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Wildlife Center of Virginia Testing New Treatment for Bears

There are an estimated 18,000 black bears roaming around Virginia, and at this time of year there are lots of mothers and cubs. 

Most are healthy, but wildlife watchers report a growing number have mange. 

Mange is a condition caused by a microscopic mite found in the environment.  It afflicts many mammals, causing their hair to fall out and their skin to thicken.  As their bodies fight the disease, metabolism increases, and the animals lose weight according to Peach Van Wick, a research fellow at the Wildlife Center of Virginia.  “The bears become really skinny and severely affected bears don’t even look like bears.  They’re completely hairless and their skin gets really thick and crusty and they can actually die from it,” Van Wick says.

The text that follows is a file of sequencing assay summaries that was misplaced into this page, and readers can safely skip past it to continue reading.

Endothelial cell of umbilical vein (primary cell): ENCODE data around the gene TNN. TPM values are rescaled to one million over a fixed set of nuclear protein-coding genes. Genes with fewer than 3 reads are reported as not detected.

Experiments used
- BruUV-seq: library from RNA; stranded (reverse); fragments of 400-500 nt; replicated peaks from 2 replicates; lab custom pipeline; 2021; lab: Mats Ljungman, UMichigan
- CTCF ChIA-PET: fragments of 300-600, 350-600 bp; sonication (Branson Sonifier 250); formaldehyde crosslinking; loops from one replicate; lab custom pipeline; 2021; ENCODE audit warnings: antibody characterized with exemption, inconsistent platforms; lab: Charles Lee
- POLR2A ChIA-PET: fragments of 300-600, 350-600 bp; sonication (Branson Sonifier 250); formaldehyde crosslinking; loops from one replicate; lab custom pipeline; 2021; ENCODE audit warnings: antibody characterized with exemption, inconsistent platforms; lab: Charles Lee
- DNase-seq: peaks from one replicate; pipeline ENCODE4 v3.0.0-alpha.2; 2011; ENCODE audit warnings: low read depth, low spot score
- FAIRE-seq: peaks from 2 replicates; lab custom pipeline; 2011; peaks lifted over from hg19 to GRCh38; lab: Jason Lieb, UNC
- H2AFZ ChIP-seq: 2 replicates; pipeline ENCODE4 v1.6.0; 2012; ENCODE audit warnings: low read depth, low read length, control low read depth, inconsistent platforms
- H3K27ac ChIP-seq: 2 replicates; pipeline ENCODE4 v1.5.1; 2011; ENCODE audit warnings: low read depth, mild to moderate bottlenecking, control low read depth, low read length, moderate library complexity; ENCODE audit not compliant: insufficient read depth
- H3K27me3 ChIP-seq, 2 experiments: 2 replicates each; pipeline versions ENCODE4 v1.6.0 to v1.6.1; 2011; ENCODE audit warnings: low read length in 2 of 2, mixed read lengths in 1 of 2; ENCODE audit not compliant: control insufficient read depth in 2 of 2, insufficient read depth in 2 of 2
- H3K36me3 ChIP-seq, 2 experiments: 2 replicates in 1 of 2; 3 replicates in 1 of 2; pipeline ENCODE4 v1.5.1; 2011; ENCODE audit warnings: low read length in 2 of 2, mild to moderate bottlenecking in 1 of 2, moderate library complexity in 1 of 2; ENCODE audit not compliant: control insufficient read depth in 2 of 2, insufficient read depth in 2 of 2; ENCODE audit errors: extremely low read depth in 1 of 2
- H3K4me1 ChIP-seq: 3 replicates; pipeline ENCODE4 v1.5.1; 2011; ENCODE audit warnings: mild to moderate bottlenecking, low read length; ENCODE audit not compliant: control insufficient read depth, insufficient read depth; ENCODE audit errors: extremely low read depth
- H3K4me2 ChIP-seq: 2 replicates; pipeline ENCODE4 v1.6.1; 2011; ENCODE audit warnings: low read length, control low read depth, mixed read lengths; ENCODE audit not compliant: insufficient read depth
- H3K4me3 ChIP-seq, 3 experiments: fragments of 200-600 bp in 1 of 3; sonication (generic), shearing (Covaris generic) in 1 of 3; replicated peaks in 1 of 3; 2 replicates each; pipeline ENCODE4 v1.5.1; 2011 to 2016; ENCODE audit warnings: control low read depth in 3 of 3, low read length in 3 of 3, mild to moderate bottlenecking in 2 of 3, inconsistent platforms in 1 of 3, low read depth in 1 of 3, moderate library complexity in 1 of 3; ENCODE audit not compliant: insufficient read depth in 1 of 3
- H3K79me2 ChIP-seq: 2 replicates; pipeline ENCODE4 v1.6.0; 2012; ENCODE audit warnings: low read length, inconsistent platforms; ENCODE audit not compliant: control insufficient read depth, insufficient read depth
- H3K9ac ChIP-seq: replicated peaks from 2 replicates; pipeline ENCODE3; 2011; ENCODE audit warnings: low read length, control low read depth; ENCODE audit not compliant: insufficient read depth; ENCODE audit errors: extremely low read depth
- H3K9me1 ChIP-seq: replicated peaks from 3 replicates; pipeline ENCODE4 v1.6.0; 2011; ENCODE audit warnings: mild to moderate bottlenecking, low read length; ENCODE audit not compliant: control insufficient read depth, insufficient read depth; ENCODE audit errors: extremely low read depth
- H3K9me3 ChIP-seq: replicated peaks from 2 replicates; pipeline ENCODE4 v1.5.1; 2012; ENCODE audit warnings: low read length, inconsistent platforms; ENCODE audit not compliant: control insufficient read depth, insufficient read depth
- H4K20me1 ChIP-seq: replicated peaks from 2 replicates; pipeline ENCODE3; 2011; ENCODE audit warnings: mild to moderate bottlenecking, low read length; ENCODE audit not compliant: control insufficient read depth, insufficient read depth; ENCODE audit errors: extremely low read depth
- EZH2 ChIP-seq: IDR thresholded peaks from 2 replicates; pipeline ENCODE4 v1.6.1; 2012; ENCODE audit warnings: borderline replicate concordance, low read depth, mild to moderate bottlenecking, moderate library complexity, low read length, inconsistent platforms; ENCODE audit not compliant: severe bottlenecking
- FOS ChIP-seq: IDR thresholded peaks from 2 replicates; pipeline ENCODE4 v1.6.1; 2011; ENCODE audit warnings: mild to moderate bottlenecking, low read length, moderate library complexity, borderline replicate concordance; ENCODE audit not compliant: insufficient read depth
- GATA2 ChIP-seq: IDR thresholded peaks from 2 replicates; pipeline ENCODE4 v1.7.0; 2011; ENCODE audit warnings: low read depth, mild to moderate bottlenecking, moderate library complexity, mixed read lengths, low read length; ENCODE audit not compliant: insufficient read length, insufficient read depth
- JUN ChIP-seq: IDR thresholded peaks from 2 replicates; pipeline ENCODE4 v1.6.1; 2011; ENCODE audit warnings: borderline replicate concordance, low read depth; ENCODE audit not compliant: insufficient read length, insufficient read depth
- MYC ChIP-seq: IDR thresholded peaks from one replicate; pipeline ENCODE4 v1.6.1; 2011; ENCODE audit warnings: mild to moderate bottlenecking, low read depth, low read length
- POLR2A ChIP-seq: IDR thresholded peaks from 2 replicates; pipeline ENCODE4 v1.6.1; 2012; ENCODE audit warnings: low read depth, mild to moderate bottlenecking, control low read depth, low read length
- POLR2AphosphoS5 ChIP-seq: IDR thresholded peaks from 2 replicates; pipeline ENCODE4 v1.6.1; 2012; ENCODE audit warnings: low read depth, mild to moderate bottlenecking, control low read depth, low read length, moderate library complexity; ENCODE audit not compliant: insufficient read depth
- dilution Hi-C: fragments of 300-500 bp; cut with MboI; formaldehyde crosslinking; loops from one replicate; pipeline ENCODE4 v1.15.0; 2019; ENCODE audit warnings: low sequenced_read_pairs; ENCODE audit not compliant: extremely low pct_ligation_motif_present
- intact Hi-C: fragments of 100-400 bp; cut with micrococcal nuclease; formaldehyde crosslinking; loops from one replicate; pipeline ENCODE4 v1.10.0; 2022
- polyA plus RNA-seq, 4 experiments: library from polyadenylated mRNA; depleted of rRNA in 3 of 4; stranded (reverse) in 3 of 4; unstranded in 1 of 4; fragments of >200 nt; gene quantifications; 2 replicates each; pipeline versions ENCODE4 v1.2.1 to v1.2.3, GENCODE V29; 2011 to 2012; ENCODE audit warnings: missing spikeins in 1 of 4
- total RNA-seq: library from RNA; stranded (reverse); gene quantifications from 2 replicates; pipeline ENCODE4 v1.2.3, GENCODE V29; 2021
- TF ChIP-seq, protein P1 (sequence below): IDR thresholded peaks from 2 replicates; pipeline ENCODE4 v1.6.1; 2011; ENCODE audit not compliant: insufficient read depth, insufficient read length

Veterinarian Van Wick says the disease can be cured with medication. “Historically the treatment of mange has been a dose of the drug ivermectic, but you have to give it one dose two weeks apart.  That’s fine for a cat or dog, but a free ranging animal – you can’t re-capture them two weeks apart.”

So she’s doing a clinical trial at the Wildlife Center – giving a single dose of a different drug in food.  If it works, Van Wick says the treatment could be given statewide by the Department of Game and Inland Fisheries. 

If you see a sick bear, that agency asks you to call so the animal can be trapped and treated. 

This report, provided by Virginia Public Radio, was made possible with support from the Virginia Education Association.

Sandy Hausman is Radio IQ's Charlottesville Bureau Chief
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